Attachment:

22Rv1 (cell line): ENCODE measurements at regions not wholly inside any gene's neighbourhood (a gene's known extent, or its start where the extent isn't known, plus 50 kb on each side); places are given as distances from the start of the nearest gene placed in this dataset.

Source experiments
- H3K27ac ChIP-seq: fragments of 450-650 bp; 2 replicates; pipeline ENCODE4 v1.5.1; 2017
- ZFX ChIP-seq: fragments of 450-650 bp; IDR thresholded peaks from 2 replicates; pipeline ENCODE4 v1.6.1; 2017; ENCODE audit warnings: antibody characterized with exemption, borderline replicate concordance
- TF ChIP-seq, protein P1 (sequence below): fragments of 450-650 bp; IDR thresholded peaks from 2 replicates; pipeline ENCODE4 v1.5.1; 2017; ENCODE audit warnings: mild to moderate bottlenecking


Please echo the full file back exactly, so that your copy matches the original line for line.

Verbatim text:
22Rv1 (cell line): ENCODE measurements at regions not wholly inside any gene's neighbourhood (a gene's known extent, or its start where the extent isn't known, plus 50 kb on each side); places are given as distances from the start of the nearest gene placed in this dataset.

Source experiments
- H3K27ac ChIP-seq: fragments of 450-650 bp; 2 replicates; pipeline ENCODE4 v1.5.1; 2017
- ZFX ChIP-seq: fragments of 450-650 bp; IDR thresholded peaks from 2 replicates; pipeline ENCODE4 v1.6.1; 2017; ENCODE audit warnings: antibody characterized with exemption, borderline replicate concordance
- TF ChIP-seq, protein P1 (sequence below): fragments of 450-650 bp; IDR thresholded peaks from 2 replicates; pipeline ENCODE4 v1.5.1; 2017; ENCODE audit warnings: mild to moderate bottlenecking